On April 28, 1964, the Beatles played on and hosted an hourlong British television special titled Around the Beatles that hasn't been too easy to see since its original broadcast. This not wholly kosher-looking DVD contains not only the original special, but also a film of their first American concert in Washington, D.C., in February 1964, as well as a film of one of their performances in Tokyo in mid-1966. It's the Around the Beatles portion that commands the most attention, though, both because of its relative rarity and because it was one of the best rock & roll television programs of its time, due to the performances of both the Beatles and numerous guests. The Beatles themselves cited Around the Beatles as their favorite television appearance during the filming of what became Let It Be, and it's easy to see why: they, the other artists, and the audience seem to be having a blast. The Beatles, it should be noted, only take the stage to play music for the extended finale, most of the program being devoted to other British Invasion performers, often introduced with a few words by the Fab Four.
Admittedly, the special does get off to something of a slow start with an extended, not-too-funny sketch satirizing a scene in A Midsummer Night's Dream, the Beatles taking four different parts from Shakespeare's play. After that, though, it's nonstop rock & roll, filmed on a soundstage surrounded by tiers of catwalks, the audience starting off at a fevered pitch and staying there. True, the other acts -- Cilla Black, P.J. Proby, Sounds Incorporated, Millie Small, Long John Baldry, and the Vernons Girls -- might be something of a B-team of the British Invasion. But in a way, that makes it even more interesting, as relatively little footage of these artists has been seen (particularly in the U.S.). And all of them perform with admirable, sometimes frenetic energy, Cilla Black doing both her biggest American hit ("You're My World") and a cover of "Heat Wave," a weirdly awkward Baldry tugging at his suit as if he's trying to wiggle out of an oversized dog collar, and Millie Small doing her global mega-smash "My Boy Lollipop." The songs follow each other with barely (or no) pause for breath, leading up to the finale where the Beatles finally hit the stage, and the kids in the audience really raise the roof. Although this isn't a live performance, it was mimed to an audio track recorded specifically for the show, meaning that these are not the versions you hear on the records, which makes for a pretty credible emulation of a genuinely live program. And the Beatles' segment is great, including "Roll Over Beethoven," "Long Tall Sally," "Twist and Shout," "I Wanna Be Your Man," a medley of excerpts from "Love Me Do"/"Please Please Me"/"From Me to You"/"She Loves You"/"I Want to Hold Your Hand," "Can't Buy Me Love," and a rip-roaring cover of the Isley Brothers' "Shout" to close the program (although the Beatles never recorded "Shout" in the studio, this particular version found official release in the 1990s on Anthology 1).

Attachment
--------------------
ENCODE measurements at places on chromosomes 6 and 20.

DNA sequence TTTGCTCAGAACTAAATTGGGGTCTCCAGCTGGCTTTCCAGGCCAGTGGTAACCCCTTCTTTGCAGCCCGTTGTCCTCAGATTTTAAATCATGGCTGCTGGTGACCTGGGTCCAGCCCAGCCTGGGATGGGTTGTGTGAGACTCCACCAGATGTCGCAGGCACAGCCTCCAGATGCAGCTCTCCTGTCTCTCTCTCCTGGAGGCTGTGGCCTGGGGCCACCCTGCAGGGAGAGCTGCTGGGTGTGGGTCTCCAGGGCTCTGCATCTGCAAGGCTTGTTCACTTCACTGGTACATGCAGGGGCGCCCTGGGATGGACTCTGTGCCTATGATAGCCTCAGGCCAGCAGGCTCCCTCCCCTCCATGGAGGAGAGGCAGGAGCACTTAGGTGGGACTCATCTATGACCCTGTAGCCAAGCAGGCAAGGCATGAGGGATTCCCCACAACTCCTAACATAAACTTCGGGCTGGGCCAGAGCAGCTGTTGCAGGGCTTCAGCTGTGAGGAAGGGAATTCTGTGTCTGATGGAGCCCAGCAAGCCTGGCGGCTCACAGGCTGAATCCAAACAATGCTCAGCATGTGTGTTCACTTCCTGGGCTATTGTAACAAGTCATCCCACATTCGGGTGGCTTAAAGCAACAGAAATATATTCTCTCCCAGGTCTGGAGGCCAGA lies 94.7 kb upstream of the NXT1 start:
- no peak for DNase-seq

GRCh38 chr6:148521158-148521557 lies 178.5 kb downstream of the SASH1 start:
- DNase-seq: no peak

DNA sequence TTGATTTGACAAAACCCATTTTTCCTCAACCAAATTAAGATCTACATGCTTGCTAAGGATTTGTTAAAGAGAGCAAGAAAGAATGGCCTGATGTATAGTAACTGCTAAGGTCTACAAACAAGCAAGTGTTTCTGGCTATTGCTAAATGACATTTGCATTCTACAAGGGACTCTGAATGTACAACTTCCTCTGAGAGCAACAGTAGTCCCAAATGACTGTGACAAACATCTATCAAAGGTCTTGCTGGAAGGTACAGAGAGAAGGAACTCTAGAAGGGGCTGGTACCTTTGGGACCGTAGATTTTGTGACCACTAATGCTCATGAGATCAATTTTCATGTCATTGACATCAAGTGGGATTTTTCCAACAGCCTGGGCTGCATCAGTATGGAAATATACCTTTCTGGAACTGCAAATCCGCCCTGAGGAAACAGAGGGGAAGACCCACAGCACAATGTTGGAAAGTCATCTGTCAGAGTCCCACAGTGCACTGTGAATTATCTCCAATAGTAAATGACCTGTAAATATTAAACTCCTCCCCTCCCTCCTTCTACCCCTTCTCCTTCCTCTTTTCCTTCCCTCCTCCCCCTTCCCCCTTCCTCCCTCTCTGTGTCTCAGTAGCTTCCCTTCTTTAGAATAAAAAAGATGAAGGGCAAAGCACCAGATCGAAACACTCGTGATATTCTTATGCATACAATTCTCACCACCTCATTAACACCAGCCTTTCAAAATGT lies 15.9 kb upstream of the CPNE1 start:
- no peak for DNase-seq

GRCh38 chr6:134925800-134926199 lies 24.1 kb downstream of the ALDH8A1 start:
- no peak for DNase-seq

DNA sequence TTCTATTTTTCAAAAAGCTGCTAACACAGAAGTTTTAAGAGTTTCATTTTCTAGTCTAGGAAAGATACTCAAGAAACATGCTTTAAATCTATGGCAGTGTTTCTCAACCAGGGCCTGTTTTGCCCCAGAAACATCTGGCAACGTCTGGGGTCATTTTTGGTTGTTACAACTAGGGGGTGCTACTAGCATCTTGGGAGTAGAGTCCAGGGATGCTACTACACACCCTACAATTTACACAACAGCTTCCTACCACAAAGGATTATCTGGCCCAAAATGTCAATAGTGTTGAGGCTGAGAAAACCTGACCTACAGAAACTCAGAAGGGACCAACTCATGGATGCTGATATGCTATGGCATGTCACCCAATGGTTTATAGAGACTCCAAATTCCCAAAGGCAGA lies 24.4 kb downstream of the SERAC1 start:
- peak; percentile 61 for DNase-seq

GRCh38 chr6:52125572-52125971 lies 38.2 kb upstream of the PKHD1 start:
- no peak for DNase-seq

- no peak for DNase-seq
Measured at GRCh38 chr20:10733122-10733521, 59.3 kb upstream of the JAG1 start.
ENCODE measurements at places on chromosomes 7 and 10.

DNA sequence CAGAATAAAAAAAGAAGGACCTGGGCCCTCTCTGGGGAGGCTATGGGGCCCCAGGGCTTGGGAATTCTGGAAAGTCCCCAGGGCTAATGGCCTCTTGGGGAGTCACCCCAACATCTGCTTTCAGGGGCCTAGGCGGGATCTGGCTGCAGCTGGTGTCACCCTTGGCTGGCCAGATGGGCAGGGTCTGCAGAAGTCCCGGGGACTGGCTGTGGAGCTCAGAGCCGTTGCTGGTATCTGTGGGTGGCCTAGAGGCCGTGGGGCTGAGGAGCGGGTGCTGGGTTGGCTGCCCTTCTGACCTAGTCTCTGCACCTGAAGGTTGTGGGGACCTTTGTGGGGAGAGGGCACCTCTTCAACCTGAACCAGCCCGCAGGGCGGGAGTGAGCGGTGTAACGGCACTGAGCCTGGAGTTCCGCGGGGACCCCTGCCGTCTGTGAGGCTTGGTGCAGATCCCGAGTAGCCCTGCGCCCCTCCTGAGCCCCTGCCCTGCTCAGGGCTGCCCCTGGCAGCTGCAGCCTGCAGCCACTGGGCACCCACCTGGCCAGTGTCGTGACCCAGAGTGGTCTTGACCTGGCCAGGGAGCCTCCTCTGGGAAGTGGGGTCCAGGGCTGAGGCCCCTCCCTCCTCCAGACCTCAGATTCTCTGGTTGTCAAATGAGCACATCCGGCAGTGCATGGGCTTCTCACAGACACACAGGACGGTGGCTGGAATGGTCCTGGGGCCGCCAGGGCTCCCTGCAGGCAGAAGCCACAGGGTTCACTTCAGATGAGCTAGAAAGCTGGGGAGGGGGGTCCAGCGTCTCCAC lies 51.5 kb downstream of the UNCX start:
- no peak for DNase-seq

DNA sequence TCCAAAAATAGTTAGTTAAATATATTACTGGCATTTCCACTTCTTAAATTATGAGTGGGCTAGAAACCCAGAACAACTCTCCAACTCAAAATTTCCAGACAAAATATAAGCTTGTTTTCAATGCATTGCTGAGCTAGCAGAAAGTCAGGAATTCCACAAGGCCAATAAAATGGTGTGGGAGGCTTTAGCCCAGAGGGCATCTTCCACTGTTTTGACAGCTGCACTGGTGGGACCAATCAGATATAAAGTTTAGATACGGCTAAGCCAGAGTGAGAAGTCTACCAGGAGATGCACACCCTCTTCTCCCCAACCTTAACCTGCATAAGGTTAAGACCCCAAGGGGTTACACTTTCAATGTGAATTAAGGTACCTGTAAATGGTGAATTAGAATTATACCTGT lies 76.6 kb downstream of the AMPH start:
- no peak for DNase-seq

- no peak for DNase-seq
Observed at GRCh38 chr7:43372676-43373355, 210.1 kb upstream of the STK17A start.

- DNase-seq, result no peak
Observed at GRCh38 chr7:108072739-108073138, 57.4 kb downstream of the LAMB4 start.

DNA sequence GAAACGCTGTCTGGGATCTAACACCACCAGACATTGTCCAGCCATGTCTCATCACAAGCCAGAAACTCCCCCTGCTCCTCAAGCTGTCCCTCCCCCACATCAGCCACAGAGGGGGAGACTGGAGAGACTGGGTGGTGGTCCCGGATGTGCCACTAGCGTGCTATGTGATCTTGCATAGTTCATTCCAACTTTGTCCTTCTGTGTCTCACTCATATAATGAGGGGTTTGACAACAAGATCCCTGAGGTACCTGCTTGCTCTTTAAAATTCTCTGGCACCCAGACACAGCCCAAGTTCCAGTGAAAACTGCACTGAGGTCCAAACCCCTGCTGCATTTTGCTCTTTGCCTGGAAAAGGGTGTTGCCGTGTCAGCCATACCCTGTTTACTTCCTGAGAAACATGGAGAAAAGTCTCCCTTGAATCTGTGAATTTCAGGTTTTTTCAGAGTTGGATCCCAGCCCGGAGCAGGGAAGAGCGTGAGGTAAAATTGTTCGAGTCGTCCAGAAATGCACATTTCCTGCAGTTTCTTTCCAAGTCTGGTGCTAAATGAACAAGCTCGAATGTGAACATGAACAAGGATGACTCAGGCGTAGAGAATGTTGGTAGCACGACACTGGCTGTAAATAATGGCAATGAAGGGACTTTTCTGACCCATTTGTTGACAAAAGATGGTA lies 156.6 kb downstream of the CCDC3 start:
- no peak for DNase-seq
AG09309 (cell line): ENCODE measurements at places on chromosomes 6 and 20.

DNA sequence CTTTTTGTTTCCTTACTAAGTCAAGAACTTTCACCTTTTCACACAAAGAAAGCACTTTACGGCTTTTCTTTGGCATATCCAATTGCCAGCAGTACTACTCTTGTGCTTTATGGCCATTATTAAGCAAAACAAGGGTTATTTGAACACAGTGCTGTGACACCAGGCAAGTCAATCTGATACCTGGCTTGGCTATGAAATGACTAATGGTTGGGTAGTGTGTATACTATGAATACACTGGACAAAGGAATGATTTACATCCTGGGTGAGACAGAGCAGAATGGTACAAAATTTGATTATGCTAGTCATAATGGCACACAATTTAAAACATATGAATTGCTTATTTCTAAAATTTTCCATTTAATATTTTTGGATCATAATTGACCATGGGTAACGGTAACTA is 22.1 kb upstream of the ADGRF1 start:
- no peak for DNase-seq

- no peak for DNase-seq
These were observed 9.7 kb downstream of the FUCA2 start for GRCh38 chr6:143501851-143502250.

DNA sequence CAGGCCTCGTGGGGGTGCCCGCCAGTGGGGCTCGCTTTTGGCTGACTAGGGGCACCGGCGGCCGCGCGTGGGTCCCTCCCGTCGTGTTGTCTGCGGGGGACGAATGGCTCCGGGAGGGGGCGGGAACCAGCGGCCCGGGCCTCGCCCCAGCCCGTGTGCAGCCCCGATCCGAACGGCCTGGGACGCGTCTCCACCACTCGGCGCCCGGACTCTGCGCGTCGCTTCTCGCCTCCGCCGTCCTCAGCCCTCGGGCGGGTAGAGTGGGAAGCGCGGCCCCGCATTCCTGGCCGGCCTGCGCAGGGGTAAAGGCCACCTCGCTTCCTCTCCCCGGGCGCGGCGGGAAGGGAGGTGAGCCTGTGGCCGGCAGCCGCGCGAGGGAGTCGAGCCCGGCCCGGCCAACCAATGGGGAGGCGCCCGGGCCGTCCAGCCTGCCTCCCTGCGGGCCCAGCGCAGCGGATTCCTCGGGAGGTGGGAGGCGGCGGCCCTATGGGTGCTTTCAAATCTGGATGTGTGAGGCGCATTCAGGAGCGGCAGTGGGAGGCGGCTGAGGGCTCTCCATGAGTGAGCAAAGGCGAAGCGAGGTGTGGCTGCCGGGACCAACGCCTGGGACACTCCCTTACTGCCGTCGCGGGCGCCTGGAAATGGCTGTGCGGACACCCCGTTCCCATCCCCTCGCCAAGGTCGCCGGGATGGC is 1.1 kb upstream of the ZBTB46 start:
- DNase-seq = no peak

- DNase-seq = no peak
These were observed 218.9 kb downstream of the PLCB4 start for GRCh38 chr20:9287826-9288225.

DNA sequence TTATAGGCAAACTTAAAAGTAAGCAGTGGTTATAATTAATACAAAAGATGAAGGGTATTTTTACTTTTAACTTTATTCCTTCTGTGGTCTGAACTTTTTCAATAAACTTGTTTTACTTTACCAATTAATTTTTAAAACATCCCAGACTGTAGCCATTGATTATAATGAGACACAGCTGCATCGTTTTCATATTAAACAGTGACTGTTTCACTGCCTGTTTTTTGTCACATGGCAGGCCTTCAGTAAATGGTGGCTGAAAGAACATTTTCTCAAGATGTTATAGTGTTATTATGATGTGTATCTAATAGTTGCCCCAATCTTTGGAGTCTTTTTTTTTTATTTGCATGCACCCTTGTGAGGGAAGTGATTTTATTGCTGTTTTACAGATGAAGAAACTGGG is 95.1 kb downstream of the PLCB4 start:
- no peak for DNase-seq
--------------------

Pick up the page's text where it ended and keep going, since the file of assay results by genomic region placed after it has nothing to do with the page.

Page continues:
As for the other items on the DVD, the film of the February 1964 Washington, D.C., concert -- originally broadcast in cinemas on closed-circuit television in March 1964 -- is also both enjoyable and historically valuable, even if the image quality and audio fidelity aren't the greatest. Most of the concert is caught on celluloid in a low-budget, no-frills fashion, though unfortunately it cuts off in the middle of the next-to-last song, "Twist and Shout" (omitting the finale, "Long Tall Sally," altogether). However, little other footage of the Beatles so palpably captures the frenzy of Beatlemania, both in the screaming audience and the exuberant on-stage group, though they had to cope with primitive, sometimes malfunctioning equipment. It's especially amusing to watch Ringo Starr and roadies continually turning the drum set around the boxing ring-cum-stage so that everyone in the audience could get at least a few minutes of facing the Beatles straight-on. Most of the group's most famous early songs are played with dynamic force, including "I Want to Hold Your Hand," "Please Please Me," "She Loves You," and "All My Loving."
In contrast, the Tokyo film is disappointing -- not so much for the performance of the Beatles (though it's not up to the level of the other two parts of the disc) as for a substandard transfer to DVD. Filmed in color for Japanese television, this program has long made the rounds on bootleg videos in much better image quality. Certainly seeing it here is better than not seeing at all, as the Beatles are caught at a different phase of their career doing mostly different material, all the way up to "Paperback Writer." The enthusiasm of their performance was lagging a bit -- as was their ability to keep on key and in time -- when they entered their final touring days, though Paul McCartney at least seems as fired up as ever. But if you do want to see this, you should really search for a better copy. (In fact, there are two Tokyo shows in circulation -- the one on this DVD is known as the "light suits" version for their clothing, to differentiate it from the other performance, known as the "dark suits" Tokyo show.) In fact, it's likely that should an official release of all three components of this disc be arranged, the image quality of the transfer will be appreciably better for all the films, if the best available copies are scrounged for copying. The Around the World and Washington concert portions, though, don't suffer nearly as much as the Tokyo one -- Around the World in particular isn't far from as good as you'll get considering the age and obscurity of the source material -- and as of this 2003 release, it was the best you could find on DVD if you wanted to see these films.